Design for Children's Department (LLB Architects. Courtesy of Phoebe Griffin Noyes Library)

5 Things to Know About the Library

in Old Lyme

When most people hear the word “library,” they think books. Rows upon rows of books.

But nearly all libraries across Connecticut — including the Phoebe Griffin Noyes Library in Old Lyme — have much more to offer than just books.

“The mission of the library is to be a place of continuous learning, life-long learning and exploration of ideas and interests,” said Julie Bartley, a children’s librarian in the Old Lyme.

Libraries offer museum passes, online movies and — because the libraries are linked — you can even order from libraries across the state. Did you know that one library even specializes in cake pans?

Lending passes for attractions

In addition to books, museum and park passes are available at the library. Old Lyme has passes to the Children’s Museum of South East Connecticut, the Connecticut River Museum in Essex, The Connecticut Science Center, the Mystic Aquarium and the Florence Griswold Museum to name a few.

“We will lend passes out to anyone with a valid Connecticut library card,” Bartley said, “but that varies from library to library.”

In addition, if you’re trying to go somewhere outside of Connecticut and the country, the library has two passport agents on staff who are able to help any library card holder fill out the paperwork to renew or obtain a new passport.

Learning a language

If the place you’re trying to travel to doesn’t speak English, the library can help you get ready.

“We’ve got print books, audio CDs and the Mango database that you can download onto your phone with a valid library card,” Bartley said.

The Mango Languages app, which normally would cost $19.99 per month, allows a user to choose from 70 different languages. The courses take the user through building vocabulary, correct pronunciation, proper grammar and the culture of regions that speak the language.

More and more E-Books

In the month of April 3,035 e-books were checked out through Old Lyme’s online catalog accessible on the OverDrive or Libby apps. Books downloaded on the apps automatically expire after two weeks and renewal is only allowed if there is nobody waiting – which there normally is.
“We want to promote the service, but it’s growing so fast and the budget that the state gives to it is not growing as fast, or at all,” Bartley said.

Currently there are 105,235 users statewide, and at Old Lyme library alone, about 20 to 30 new users register each month. In an attempt to cope with the high demand, Old Lyme library – along with a few others around the state – recently launched the Advantage program which allows libraries to use their own budgets to purchase additional online copies for their residents’ use.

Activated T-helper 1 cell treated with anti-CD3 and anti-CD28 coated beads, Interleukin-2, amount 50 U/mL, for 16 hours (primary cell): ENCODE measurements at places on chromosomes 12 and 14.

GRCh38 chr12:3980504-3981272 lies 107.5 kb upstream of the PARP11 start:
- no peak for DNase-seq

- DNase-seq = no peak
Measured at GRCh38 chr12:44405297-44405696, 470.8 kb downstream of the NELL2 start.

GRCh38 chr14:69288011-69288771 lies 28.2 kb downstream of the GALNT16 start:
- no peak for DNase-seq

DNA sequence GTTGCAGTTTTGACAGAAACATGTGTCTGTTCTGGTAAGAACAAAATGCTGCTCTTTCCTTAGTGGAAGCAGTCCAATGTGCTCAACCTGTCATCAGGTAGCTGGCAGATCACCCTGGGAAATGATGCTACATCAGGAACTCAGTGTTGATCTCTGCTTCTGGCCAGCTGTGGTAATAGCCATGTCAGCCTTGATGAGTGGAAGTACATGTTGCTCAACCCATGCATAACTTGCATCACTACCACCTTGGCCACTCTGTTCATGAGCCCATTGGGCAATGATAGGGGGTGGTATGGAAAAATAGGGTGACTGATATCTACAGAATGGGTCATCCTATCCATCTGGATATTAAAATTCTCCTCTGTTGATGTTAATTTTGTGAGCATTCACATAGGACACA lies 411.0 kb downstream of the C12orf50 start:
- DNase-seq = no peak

Summer reading for local schools

This year, with the change in summer reading requirements from the Lyme Old Lyme Schools, the Phoebe Griffin Noyes library is taking steps to better match their summer reading program to the school curriculum.

In the past, Bartley explained, the schools have been asking kids to do one thing while the library summer reading challenge asked another.

“We are working more closely with schools this year so we are all asking the same thing of the kids,” Bartley said. “The idea is to have a collaborative, inclusive and unified approach to summer reading that is streamlined and user friendly for all participants.”

The theme this year is “Read, Explore, Learn” and instead of requiring participants to log the hours they spend reading, librarians have developed a bingo board which asks kids not only to read various types of books, but to get outside, explore and learn through other mediums like movies, hiking and family activities.

The goal behind the summer reading program is to combat summer learning loss, Bartley said. The hope with the new program model is that all kids, even those who don’t love to read yet, will be motivated to participate.

The Library of Things

“We have nature backpacks for hiking,” Bartley said. “Inside each one is a compass, field guide, first aid kid, binoculars.”

Many libraries in Connecticut offer much more than books. The North Haven library, for example, has a collection of over 200 cake pans that range from superhero themed birthday cakes to industrial sized sheet and bundt cake pans that simply wouldn’t fit in most cabinets.

Although in this age of technology as more and more people turn to electronic reading devices some people have commented that libraries will begin to close, Bartley does not agree. Not only will libraries continue to have books, they can adapt and change with the times.

“The idea that we would do away with libraries is silly, we’ve had them for thousands of years, they always evolve to meet the needs of people,” Bartley said. “Not everyone has internet, a computer or a quiet place to study at home today and the library provides one.”